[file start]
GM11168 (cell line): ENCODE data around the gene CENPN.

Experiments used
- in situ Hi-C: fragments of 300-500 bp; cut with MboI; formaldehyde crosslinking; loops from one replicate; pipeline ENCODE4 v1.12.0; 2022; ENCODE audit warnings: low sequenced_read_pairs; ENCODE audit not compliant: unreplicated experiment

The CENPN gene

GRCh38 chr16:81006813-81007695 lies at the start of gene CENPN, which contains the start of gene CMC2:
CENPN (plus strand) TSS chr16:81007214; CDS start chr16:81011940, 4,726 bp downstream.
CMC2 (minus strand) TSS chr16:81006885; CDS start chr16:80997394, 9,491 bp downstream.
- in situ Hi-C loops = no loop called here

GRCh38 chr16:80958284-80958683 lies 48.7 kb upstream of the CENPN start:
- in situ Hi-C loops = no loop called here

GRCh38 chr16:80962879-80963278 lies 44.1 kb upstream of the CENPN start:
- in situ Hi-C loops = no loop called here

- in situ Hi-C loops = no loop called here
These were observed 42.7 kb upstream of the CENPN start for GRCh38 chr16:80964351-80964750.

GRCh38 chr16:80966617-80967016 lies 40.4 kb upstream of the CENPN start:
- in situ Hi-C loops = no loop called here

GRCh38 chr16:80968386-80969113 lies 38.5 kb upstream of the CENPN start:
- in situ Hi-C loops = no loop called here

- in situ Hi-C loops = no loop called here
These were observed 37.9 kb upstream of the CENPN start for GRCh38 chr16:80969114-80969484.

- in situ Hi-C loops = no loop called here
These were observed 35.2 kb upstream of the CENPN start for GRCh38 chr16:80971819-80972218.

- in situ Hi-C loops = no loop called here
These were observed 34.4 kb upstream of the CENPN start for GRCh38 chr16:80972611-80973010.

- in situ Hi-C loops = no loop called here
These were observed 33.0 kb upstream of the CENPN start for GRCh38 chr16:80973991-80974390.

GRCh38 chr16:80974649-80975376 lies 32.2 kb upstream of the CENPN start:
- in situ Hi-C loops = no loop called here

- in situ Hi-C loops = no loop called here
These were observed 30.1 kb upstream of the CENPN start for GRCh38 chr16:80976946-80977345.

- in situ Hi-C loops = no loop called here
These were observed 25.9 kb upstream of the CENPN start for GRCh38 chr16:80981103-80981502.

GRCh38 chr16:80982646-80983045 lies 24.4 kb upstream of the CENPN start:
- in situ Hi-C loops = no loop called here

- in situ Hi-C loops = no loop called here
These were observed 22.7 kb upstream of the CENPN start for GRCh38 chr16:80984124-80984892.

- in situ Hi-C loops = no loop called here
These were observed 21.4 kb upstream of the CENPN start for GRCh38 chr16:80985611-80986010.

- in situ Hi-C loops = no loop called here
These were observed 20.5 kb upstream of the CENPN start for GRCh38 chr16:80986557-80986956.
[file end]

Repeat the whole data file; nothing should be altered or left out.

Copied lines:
GM11168 (cell line): ENCODE data around the gene CENPN.

Experiments used
- in situ Hi-C: fragments of 300-500 bp; cut with MboI; formaldehyde crosslinking; loops from one replicate; pipeline ENCODE4 v1.12.0; 2022; ENCODE audit warnings: low sequenced_read_pairs; ENCODE audit not compliant: unreplicated experiment

The CENPN gene

GRCh38 chr16:81006813-81007695 lies at the start of gene CENPN, which contains the start of gene CMC2:
CENPN (plus strand) TSS chr16:81007214; CDS start chr16:81011940, 4,726 bp downstream.
CMC2 (minus strand) TSS chr16:81006885; CDS start chr16:80997394, 9,491 bp downstream.
- in situ Hi-C loops = no loop called here

GRCh38 chr16:80958284-80958683 lies 48.7 kb upstream of the CENPN start:
- in situ Hi-C loops = no loop called here

GRCh38 chr16:80962879-80963278 lies 44.1 kb upstream of the CENPN start:
- in situ Hi-C loops = no loop called here

- in situ Hi-C loops = no loop called here
These were observed 42.7 kb upstream of the CENPN start for GRCh38 chr16:80964351-80964750.

GRCh38 chr16:80966617-80967016 lies 40.4 kb upstream of the CENPN start:
- in situ Hi-C loops = no loop called here

GRCh38 chr16:80968386-80969113 lies 38.5 kb upstream of the CENPN start:
- in situ Hi-C loops = no loop called here

- in situ Hi-C loops = no loop called here
These were observed 37.9 kb upstream of the CENPN start for GRCh38 chr16:80969114-80969484.

- in situ Hi-C loops = no loop called here
These were observed 35.2 kb upstream of the CENPN start for GRCh38 chr16:80971819-80972218.

- in situ Hi-C loops = no loop called here
These were observed 34.4 kb upstream of the CENPN start for GRCh38 chr16:80972611-80973010.

- in situ Hi-C loops = no loop called here
These were observed 33.0 kb upstream of the CENPN start for GRCh38 chr16:80973991-80974390.

GRCh38 chr16:80974649-80975376 lies 32.2 kb upstream of the CENPN start:
- in situ Hi-C loops = no loop called here

- in situ Hi-C loops = no loop called here
These were observed 30.1 kb upstream of the CENPN start for GRCh38 chr16:80976946-80977345.

- in situ Hi-C loops = no loop called here
These were observed 25.9 kb upstream of the CENPN start for GRCh38 chr16:80981103-80981502.

GRCh38 chr16:80982646-80983045 lies 24.4 kb upstream of the CENPN start:
- in situ Hi-C loops = no loop called here

- in situ Hi-C loops = no loop called here
These were observed 22.7 kb upstream of the CENPN start for GRCh38 chr16:80984124-80984892.

- in situ Hi-C loops = no loop called here
These were observed 21.4 kb upstream of the CENPN start for GRCh38 chr16:80985611-80986010.

- in situ Hi-C loops = no loop called here
These were observed 20.5 kb upstream of the CENPN start for GRCh38 chr16:80986557-80986956.